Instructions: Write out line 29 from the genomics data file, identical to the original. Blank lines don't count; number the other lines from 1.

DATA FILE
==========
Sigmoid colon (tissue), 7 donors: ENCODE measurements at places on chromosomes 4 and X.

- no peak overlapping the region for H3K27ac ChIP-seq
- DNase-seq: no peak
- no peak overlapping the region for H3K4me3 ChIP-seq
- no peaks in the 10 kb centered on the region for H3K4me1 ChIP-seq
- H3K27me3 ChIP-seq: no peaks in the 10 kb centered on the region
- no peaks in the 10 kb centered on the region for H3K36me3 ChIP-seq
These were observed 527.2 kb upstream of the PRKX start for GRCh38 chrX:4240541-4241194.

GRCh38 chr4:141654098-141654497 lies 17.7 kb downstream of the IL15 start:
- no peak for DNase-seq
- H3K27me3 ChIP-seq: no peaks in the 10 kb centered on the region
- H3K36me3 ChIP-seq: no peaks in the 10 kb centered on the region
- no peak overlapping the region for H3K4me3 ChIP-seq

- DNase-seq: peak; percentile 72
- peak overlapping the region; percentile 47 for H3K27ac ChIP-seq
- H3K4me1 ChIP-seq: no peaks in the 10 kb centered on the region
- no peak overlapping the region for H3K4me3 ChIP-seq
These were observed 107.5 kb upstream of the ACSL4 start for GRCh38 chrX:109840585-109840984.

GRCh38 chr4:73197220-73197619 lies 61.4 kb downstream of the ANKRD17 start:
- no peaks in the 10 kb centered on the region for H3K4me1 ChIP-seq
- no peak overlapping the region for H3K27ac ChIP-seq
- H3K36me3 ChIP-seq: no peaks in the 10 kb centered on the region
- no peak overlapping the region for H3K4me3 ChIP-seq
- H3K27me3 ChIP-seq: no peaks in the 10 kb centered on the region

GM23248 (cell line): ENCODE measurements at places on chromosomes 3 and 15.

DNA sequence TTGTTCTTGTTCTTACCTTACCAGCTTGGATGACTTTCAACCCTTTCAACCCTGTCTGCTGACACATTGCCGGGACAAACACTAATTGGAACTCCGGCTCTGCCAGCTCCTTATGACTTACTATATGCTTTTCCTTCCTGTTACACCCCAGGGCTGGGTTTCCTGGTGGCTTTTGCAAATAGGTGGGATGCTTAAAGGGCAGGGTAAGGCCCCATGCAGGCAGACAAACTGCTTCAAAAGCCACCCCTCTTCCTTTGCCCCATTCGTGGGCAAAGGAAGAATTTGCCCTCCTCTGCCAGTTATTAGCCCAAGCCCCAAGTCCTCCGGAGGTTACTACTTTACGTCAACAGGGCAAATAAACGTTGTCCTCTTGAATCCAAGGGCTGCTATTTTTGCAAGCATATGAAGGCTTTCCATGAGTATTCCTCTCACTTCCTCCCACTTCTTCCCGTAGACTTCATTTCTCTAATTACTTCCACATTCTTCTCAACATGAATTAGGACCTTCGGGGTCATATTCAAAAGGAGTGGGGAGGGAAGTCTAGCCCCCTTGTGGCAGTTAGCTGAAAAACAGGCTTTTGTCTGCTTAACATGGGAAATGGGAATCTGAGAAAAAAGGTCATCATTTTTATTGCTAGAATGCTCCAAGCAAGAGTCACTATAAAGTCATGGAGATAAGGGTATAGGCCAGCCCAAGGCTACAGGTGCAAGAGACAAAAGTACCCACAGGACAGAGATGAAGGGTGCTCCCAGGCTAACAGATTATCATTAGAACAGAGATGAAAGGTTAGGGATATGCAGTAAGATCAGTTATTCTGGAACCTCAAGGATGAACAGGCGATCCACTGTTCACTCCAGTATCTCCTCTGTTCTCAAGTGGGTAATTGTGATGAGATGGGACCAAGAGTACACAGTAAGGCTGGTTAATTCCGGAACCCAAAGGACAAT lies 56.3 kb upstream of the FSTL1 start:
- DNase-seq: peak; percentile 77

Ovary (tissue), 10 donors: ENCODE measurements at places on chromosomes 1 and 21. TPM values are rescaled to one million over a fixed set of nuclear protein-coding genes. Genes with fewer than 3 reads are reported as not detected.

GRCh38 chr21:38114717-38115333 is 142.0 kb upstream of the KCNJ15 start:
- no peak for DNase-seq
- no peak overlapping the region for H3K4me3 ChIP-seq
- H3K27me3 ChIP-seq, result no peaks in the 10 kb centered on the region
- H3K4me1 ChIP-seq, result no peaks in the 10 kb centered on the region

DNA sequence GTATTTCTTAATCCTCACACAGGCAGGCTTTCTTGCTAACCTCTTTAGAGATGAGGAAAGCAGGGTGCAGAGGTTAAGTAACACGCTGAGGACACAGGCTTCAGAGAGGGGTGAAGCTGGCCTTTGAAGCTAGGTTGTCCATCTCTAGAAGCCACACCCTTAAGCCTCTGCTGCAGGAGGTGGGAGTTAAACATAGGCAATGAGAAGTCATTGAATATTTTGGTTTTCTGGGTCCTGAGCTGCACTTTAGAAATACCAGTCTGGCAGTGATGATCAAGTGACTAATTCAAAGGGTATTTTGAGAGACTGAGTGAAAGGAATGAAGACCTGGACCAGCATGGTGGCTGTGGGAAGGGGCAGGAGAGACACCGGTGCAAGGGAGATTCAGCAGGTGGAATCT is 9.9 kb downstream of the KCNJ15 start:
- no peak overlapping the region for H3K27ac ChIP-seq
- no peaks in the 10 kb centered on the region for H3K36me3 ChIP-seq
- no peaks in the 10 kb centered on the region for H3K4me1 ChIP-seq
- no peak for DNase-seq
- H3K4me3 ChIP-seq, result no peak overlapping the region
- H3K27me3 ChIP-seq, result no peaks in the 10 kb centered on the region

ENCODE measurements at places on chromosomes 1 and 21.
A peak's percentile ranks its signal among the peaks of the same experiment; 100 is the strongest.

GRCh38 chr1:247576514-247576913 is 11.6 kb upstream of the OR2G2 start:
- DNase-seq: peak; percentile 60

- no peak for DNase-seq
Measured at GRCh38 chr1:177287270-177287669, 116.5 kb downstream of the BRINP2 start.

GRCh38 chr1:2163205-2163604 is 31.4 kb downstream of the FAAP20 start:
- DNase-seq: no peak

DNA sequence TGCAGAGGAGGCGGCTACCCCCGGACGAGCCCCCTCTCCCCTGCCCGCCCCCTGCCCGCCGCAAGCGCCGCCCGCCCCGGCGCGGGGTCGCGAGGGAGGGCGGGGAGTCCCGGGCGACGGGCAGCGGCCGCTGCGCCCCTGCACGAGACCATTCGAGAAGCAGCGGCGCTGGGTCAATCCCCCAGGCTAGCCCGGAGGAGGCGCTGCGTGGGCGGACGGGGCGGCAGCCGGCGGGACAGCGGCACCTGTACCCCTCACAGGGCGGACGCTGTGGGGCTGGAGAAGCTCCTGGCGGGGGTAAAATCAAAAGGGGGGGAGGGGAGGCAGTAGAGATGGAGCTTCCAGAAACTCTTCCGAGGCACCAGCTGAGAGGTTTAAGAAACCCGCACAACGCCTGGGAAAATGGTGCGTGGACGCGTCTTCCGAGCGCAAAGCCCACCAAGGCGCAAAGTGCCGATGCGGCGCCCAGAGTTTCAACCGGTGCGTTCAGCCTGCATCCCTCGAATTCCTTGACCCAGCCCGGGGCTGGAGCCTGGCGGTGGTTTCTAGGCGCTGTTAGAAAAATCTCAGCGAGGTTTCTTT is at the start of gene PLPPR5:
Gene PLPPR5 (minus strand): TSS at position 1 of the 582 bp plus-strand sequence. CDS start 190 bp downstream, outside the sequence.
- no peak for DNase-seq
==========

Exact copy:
GRCh38 chr21:38114717-38115333 is 142.0 kb upstream of the KCNJ15 start: